Perceptions of opioid policies and implications for pain treatment in older adults
Wednesday, April 24, 2019
Pain management can be complex for the 66 million individuals in the United States experiencing acute pain and the 100 million suffering from chronic pain. Opioids successfully alleviate pain for many; however, morbidity and mortality rates are rising.
State responses to this public health threat include the creation of prescription pain management policies, such as limiting the number of pills that can be dispensed and timing for refills.
Some worry that these policies don’t accommodate specific and unique needs of all patients who rely on opioids for the management of their pain. This includes older adults who represent a significant and growing, proportion of healthcare consumers.
A University of Michigan National Poll on Healthy Aging examined the views and experiences of adults aged 50 to 80 years on opioid prescribing and related policies.
The findings reflect their fears and concerns about cost, logistical barriers, and access when pain medication is needed. Patient tolerance levels, the risk of addiction, and education from providers can all vary and influence the behaviors of this population.
Unused Pain Medication
- Almost half of poll respondents who filled at least one opioid prescription in the last two years reported having left over pills.
- 86% saved unused medication in case they had pain again.
- Of those who did not have leftover medication, 68% said they would save it for future use if they did have unused pills.
Disposal of Unused Pain Medication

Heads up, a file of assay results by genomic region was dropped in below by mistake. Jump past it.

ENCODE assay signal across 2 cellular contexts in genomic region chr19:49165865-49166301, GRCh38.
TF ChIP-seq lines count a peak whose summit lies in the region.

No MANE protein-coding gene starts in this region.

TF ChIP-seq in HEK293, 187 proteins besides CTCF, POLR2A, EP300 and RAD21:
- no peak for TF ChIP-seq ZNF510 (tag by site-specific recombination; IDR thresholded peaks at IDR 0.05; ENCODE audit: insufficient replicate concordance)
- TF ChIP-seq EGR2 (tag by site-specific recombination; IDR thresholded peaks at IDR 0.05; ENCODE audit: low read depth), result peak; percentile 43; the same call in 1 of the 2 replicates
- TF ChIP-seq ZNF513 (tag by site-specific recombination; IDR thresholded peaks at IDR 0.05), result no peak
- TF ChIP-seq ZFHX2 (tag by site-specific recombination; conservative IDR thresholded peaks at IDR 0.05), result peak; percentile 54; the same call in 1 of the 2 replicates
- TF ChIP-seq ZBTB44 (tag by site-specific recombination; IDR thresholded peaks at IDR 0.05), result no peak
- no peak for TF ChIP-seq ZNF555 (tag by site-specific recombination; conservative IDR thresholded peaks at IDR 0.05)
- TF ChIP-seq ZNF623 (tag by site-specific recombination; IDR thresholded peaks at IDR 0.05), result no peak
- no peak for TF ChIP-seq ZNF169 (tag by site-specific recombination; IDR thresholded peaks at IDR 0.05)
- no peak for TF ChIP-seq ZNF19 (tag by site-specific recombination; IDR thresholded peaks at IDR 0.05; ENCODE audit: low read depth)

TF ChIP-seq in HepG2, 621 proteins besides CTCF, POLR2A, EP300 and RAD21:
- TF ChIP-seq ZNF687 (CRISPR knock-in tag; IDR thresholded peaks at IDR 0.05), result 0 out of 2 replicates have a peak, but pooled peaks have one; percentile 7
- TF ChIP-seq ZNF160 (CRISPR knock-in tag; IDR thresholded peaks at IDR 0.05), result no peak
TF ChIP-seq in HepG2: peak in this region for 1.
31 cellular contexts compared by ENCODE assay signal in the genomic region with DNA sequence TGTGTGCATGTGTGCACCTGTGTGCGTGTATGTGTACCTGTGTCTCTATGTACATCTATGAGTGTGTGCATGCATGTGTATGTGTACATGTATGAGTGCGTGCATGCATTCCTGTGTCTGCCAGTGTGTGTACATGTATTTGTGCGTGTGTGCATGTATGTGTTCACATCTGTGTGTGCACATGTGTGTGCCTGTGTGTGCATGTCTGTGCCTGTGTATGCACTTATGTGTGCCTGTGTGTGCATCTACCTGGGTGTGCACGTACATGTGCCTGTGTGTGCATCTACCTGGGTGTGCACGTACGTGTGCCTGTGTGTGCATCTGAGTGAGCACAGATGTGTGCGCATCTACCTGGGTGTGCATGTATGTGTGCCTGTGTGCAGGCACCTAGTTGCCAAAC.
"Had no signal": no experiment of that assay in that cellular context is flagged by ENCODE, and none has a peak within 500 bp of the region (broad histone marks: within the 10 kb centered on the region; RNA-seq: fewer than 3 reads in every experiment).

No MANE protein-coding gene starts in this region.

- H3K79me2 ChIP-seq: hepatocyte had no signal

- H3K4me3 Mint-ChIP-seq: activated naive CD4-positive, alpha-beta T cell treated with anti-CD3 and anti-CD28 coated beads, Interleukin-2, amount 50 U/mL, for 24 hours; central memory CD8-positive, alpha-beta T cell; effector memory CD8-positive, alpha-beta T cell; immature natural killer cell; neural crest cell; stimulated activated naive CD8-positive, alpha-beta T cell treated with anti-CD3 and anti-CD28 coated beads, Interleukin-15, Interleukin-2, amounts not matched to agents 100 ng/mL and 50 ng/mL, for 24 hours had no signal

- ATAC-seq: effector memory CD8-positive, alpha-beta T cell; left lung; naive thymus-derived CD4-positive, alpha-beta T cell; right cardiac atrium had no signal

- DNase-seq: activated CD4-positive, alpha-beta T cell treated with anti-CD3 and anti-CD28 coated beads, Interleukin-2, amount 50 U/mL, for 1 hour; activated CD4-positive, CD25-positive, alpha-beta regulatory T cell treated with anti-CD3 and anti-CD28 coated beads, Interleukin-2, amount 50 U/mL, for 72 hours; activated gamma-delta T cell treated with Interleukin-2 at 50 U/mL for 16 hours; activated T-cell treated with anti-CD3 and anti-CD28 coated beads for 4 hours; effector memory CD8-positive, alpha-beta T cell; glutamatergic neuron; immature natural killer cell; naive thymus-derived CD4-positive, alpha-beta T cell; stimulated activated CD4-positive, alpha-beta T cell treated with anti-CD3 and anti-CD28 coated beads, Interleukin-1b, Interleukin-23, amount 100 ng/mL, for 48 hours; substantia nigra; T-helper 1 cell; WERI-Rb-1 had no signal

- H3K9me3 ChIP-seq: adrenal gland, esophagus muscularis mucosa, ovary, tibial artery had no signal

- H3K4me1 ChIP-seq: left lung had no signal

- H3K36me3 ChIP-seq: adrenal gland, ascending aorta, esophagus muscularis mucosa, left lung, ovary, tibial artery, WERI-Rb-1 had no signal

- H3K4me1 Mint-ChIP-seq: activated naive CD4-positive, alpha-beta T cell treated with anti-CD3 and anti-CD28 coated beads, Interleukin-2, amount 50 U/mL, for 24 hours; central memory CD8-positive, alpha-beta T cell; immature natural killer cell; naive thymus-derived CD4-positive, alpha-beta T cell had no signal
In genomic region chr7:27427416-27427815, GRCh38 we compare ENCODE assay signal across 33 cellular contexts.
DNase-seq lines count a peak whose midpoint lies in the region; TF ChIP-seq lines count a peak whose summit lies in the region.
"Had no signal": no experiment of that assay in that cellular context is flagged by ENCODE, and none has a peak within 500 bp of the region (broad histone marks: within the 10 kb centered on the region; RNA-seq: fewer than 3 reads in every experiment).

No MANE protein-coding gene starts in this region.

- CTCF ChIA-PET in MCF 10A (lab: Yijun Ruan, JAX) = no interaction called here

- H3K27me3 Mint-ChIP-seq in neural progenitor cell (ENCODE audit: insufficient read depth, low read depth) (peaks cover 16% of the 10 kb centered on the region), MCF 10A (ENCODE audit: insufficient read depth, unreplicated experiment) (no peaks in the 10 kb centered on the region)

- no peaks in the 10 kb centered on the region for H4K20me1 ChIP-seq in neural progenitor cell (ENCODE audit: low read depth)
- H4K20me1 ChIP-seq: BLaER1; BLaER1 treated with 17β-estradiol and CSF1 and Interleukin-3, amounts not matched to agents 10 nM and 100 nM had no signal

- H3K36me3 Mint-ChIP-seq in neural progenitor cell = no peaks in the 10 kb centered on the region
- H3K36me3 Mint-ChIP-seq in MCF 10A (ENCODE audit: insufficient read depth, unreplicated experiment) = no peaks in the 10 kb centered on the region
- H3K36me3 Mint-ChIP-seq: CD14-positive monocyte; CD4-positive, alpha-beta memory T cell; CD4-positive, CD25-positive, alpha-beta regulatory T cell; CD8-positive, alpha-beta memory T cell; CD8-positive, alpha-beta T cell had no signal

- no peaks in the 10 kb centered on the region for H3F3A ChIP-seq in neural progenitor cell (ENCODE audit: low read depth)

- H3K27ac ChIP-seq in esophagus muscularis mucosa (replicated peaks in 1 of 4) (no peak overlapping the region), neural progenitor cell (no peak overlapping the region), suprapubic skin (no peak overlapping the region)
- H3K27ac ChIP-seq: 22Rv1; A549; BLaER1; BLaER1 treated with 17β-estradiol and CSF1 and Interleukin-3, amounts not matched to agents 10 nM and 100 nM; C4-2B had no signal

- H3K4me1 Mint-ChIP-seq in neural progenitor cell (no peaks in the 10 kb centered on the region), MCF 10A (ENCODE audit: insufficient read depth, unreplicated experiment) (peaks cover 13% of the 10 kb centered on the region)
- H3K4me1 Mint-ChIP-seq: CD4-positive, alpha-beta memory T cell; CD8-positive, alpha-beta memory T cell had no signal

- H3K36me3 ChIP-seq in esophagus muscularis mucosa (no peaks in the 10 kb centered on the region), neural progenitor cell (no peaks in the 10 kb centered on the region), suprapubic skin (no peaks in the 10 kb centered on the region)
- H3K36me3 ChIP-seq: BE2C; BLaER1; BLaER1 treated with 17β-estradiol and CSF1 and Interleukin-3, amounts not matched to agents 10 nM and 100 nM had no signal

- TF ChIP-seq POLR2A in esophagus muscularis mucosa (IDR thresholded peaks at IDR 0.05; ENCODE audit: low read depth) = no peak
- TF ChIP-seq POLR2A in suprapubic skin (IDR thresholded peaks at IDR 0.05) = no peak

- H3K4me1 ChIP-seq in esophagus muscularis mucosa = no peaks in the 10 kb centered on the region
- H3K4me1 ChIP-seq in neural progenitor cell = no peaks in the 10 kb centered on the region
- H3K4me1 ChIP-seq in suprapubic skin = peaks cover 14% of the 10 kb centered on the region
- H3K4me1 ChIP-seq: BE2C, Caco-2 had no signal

- Only 13% of older adults report disposing of unused medications at a police station, authorized pharmacy, or community takeback event.
- Even fewer (9%) disposed of unused medications at home — by flushing it down the toilet or putting it in the trash
- 39% of respondents said they would definitely use over-the-counter products that deactivate medications if they were available for free. 38% said they might use these products for free.
- 70% of respondents said they would not purchase a product if the cost was $5 to $10
- Even if given a medication disposal product for free, 24% would still not use it. The most common reason (62%) being they would rather save the medication for future use.
- 53% do not support a policy of required disposal of unused opioids.
- A majority of respondents support opioid-related policies that assess patient risk by requiring providers to review prescription records (54% strongly support, 41% support) and requiring patients to disclose prior opioid medication use (51% strongly support, 43% support).
- Older adults strongly support (38%) or support (42%) special training for healthcare professionals in prescribing and dispensing opioids.
- Only 60% report they were told by their prescriber or pharmacist about side effects or when to reduce prescription pain medication use.
- Less than 50% of respondents say they were told about the risk of addiction or overdose, or what to do with leftover pills.
- 95% of poll respondents indicated strong support or support for required review of patient prescription records.
- 26% of those responding don’t support any prescribing limits.
State policies that are written for the “typical” acute or chronic patient don’t always meet the needs of patients; nor do they recognize variations in what might be deemed appropriate opioid use for each individual.
Older adults are concerned about their access to prescription pain medications and fear they won’t have what they need — when it is needed. They also see public health disposal requirements as jeopardizing their individual ability to treat pain, especially when their access to the healthcare system can be limited.
To be successful and avoid unintended consequences, prescribers and state policymakers will need to find ways to address the fears and education needs of older adults. Cost, mobility, transportation and other barriers that are common in this population will also need to be considered in the design of policy to ensure the desired consumer behavior changes.
Source: National Poll on Healthy Aging/University of Michigan
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